Jewish World Review July 5, 2007 / 19 Tamuz, 5767

Live and let live

By John Stossel


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http://www.JewishWorldReview.com | Last week, I bemoaned New York Times columnist David Brooks's eagerness to have government impose force on others. He was promoting programs like "National Service." Why are many conservatives so eager to wield force? Conservatives used to complain when so-called liberals did that.


That same week I happened to interview filmmaker Michael Moore for "20/20." Moore wants government to monopolize health care. His new film, "Sicko," argues that Canada and France approach paradise because their governments provide health care and more. This brought him standing ovations in Cannes.


"But government is force," I said to him. He was incredulous.


Michael Moore: Why do you see it as force?


Me: Because government takes money with force from people and gives it to others.


Moore: No, it doesn't, actually. The government is of, by, and for the people. The people elect the government, and the people determine whether or not they'll allow the government to collect taxes from them.


Is it really necessary to explain that government is force? When the Salvation Army asks you for a donation, you are free to say no, and you suffer no consequences. When the U.S. government demands a tax return and a check on April 15, you can't say no and go about your business. You comply or face fines or imprisonment. Yes, you get to vote for candidates periodically. But having an infinitesimal say in who will coerce you doesn't change that fact that they are using force.


Increasingly, it seems that the biggest difference between conservatives and "liberals" is that the conservatives know government is force. But that doesn't stop them from using it.


Michael Moore may not have thought about it, but there are only two ways to get people to do things: force or persuasion. Government is all about force. Government has nothing it hasn't first expropriated from some productive person.


In contrast, the private sector — whether nonprofit or a greedy business — must work through persuasion and consent. No matter how rich Bill Gates gets, he cannot force us to buy his software. Outside government, actions are voluntary, and voluntary is better because it reflects the free judgment of creative, productive people. As I wrote in "Give Me a Break": "If government would just back off, the private sector will provide many of the same services faster, better, and cheaper." There are plenty of examples that should astound the socialists, like better private water works, ambulance services, roads, even air-traffic control.


Of course, I'm talking about a private sector that gets no privileges from the state. That doesn't describe our private sector now. For years government has bestowed all kinds of favors on special interests, from trade restrictions on foreign competitors to cash subsidies and cheap loans to corporate tax deductions for health insurance. People in and out of government have conspired to pollute the voluntary private sector with force and regimentation. That's why we have a mixed rather than a free economy.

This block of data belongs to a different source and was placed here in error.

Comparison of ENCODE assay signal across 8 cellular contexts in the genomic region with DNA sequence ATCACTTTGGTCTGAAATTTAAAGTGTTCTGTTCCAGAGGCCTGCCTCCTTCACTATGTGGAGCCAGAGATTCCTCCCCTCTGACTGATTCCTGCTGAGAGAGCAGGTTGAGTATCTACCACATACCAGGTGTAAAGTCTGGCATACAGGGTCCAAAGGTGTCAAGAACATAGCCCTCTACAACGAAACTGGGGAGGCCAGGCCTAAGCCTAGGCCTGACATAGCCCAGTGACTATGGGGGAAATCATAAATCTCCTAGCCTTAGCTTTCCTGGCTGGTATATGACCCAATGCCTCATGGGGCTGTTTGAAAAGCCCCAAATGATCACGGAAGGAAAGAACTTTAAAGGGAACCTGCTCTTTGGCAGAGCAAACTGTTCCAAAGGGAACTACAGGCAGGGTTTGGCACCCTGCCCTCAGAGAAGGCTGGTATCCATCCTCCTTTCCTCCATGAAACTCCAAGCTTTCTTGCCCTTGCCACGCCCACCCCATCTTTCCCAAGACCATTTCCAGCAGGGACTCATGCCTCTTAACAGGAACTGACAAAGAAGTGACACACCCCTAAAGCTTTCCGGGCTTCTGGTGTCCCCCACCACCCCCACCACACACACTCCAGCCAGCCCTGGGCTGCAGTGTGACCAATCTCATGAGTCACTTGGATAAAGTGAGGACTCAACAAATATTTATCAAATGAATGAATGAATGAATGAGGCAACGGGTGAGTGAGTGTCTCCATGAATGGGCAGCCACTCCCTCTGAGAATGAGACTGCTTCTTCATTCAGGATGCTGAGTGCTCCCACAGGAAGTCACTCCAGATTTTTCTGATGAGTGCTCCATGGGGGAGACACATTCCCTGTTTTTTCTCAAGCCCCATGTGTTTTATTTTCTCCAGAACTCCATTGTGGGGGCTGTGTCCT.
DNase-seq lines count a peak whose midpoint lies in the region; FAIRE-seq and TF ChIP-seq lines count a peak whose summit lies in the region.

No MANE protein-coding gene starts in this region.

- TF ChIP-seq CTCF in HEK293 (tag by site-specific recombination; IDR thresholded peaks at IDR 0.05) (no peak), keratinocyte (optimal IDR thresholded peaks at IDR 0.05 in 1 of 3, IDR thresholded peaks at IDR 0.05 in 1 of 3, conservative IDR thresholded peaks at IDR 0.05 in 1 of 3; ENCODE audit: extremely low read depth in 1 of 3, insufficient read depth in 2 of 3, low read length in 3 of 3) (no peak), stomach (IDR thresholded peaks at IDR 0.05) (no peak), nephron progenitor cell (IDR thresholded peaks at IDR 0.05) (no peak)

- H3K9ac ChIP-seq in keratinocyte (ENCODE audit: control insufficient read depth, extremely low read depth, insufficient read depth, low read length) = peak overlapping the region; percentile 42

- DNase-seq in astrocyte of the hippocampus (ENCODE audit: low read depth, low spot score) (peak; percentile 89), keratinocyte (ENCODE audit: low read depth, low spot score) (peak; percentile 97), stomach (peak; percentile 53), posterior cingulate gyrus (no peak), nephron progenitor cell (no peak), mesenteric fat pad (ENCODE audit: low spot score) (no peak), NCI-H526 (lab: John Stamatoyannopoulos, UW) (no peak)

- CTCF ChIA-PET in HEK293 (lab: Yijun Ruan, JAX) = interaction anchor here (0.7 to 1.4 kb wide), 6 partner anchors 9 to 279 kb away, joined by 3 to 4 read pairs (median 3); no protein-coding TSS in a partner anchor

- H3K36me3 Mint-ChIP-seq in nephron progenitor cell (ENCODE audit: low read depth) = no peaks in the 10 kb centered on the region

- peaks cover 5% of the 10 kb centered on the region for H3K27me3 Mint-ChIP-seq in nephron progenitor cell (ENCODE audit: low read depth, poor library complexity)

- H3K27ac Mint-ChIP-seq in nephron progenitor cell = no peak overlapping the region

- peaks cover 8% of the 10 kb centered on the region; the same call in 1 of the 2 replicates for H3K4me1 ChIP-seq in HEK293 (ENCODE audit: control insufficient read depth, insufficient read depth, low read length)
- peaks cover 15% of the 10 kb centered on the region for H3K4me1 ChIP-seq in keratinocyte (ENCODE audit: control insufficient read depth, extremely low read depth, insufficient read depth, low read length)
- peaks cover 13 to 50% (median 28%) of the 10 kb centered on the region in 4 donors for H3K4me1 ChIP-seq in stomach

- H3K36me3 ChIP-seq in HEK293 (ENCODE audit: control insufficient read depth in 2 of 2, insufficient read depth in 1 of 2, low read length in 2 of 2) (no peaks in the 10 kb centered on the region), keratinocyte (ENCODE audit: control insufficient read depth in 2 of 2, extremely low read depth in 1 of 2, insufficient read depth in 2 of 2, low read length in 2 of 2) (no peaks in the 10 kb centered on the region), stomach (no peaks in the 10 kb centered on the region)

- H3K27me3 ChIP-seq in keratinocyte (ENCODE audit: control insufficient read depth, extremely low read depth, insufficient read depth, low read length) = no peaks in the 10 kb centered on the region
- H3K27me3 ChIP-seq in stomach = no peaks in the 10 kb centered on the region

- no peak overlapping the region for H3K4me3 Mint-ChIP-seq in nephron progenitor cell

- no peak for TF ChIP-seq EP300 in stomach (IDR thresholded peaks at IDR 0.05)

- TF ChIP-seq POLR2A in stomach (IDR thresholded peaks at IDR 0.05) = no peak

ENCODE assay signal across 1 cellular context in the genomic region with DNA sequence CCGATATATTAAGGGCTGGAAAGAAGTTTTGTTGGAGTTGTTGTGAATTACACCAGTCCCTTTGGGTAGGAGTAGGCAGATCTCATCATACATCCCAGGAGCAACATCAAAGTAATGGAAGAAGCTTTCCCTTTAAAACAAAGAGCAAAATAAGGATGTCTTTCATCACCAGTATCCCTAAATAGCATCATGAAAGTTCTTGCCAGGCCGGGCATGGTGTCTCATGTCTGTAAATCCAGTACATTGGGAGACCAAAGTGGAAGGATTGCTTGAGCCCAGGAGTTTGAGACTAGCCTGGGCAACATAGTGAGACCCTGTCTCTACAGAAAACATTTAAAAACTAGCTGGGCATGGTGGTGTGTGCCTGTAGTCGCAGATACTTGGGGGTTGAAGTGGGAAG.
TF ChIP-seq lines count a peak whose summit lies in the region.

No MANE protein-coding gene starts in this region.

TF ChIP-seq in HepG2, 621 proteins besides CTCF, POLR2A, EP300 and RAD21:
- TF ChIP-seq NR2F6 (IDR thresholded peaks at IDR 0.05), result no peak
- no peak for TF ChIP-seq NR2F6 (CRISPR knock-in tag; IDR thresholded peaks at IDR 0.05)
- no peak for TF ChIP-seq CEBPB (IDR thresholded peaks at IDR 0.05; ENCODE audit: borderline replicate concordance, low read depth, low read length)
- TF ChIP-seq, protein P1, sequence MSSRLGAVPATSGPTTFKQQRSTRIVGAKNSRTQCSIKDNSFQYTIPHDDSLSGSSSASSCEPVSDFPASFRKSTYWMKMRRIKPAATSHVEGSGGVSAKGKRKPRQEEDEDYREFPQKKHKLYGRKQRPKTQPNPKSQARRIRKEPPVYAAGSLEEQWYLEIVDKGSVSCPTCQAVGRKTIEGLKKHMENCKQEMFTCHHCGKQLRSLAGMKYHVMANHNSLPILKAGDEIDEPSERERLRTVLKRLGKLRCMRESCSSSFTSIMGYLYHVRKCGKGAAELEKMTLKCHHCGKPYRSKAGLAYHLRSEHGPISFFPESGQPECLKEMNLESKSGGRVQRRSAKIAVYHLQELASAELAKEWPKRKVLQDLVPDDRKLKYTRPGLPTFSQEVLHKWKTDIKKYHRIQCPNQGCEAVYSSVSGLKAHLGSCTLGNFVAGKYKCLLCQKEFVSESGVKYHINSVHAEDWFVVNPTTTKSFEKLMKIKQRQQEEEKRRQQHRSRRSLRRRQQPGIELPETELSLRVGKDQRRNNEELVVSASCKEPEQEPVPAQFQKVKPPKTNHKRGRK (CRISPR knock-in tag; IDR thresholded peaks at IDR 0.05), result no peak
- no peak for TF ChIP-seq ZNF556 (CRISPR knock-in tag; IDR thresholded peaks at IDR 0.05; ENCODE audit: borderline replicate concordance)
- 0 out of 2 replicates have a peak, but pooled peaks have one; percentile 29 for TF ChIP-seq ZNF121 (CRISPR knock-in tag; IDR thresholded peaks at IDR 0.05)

Thomas Jefferson said, "The natural progress of things is for liberty to yield and government to gain ground." Was he ever right! Liberty yields as well-intentioned busybodies try to "fix" the world by stopping you from using gasoline or forcing you to finance antipoverty programs.


No behavior is too small or private to escape the schemers. When a New Zealand couple recently named their child "4real," the Washington Times said it was "unfortunate" that the government doesn't forbid that. The "conservative" newspaper named the couple "Knaves of the Week."


That prompted Donald Boudreaux, chairman of the economics department at George Mason University, to write the editor: "I choose you as my 'Knave of the Week' for asserting that the decision on naming a child should belong to politicians and bureaucrats rather than exclusively to that child's parents. True knaves are those who arrogantly impose their tastes and preferences upon others."


Exactly. "Live and let live" used to be a noble approach to life. Now you're considered compassionate if you demand that government impose your preferences on others.


I prefer "live and let live."

Every weekday JewishWorldReview.com publishes what many in in the media and Washington consider "must-reading". Sign up for the daily JWR update. It's free. Just click here.

JUST OUT FROM STOSSEL
Myths, Lies and Downright Stupidity: Get Out the Shovel --- Why Everything You Know Is Wrong  

Stossel mines his 20/20 segments for often engaging challenges to conventional wisdom, presenting a series of "myths" and then deploying an investigative journalism shovel to unearth "truth." This results in snappy debunkings of alarmism, witch-hunts, satanic ritual abuse prosecutions and marketing hokum like the irradiated-foods panic, homeopathic medicine and the notion that bottled water beats tap. Stossel's libertarian convictions make him particularly fond of exposes of government waste and regulatory fiascoes. Sales help fund JWR.



JWR contributor John Stossel is co-anchor of ABC News' "20/20." To comment, please click here.